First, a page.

The UK has risked a fresh row with America after Chancellor Philip Hammond attacked Donald Trump’s tax cuts.
Hammond has sided with four other European treasury ministers to warn the US President’s massive tax overhaul could spark a trade war.
In a letter to US Secretary of the Treasury Steven Mnuchin, the Chancellor joined finance ministers from Germany, France, Italy and Spain to say they had “significant concerns” about three tax initiatives that could have “a major distortive impact on international trade”.
EU nations have long expressed fears the reforms might hurt world trade and European companies in particular if international agreements are flouted.
The letter warns World Trade Organisation rules and America’s own tax guidelines are being undermined by the plan.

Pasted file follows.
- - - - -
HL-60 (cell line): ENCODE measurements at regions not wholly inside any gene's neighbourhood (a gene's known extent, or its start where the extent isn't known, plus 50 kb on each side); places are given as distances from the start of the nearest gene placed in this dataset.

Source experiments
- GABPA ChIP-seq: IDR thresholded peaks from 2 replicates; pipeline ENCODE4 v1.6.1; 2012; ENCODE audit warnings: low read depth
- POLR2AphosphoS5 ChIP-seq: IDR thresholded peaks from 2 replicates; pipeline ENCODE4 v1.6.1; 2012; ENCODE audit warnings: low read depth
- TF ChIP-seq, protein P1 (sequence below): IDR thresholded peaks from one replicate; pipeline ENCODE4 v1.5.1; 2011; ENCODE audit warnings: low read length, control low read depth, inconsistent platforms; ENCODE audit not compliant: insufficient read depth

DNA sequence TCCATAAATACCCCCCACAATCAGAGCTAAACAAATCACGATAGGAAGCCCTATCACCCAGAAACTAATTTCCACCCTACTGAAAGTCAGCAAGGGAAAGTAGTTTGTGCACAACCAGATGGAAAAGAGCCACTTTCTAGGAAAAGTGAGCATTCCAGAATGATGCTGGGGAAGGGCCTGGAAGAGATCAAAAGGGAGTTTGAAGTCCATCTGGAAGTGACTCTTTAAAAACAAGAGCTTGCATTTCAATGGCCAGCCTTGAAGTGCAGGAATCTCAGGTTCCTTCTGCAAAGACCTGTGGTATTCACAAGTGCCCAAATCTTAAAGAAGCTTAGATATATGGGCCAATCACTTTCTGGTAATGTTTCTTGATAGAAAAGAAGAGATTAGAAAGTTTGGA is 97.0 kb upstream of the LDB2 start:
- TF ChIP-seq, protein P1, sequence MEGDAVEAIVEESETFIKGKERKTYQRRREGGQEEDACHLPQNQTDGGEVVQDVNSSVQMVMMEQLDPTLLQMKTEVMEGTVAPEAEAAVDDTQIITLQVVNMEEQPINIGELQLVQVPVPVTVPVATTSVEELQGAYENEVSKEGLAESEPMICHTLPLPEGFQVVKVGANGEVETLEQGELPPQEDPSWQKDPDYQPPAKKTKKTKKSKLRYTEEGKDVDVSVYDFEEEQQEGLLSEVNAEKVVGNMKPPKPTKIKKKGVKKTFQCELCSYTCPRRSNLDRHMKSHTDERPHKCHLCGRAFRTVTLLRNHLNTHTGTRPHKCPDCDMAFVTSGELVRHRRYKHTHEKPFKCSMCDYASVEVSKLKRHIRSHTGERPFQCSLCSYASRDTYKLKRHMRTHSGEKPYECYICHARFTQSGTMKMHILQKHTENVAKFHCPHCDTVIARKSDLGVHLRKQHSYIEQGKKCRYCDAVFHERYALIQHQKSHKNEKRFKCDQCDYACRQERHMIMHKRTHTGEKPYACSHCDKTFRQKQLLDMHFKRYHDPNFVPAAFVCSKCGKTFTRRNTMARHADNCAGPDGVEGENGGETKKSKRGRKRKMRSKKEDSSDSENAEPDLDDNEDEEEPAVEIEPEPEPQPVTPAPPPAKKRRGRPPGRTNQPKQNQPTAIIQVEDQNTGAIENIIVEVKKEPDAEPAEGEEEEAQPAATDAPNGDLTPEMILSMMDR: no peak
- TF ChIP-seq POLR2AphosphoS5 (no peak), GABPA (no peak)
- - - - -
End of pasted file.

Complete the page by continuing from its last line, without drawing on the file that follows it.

“The inclusion of certain less conventional international tax provisions could contravene the US’s double taxation treaties and may risk having a major distortive impact on international trade,” the five wrote.
Hammond’s decision to sign the letter comes after rows between Theresa May and Donald Trump over the President’s decision to recognise Jerusalem as the capital of Israel, and re-tweeting videos of far-right group Britain First.
Meanwhile, the UK is also keen on a big UK-US post-Brexit trade deal.
If passed, the tax reforms would be Trump’s first major legislative accomplishment in nearly 11 months in office.
His measures would cut taxes by about $1.5 trillion over the next decade while adding billions to the $20 trillion deficit, combining steep tax cuts for corporations with more modest reductions for most individuals.
Together, the changes would amount to the biggest overhaul of the US tax system in 30 years, touching every corner of society.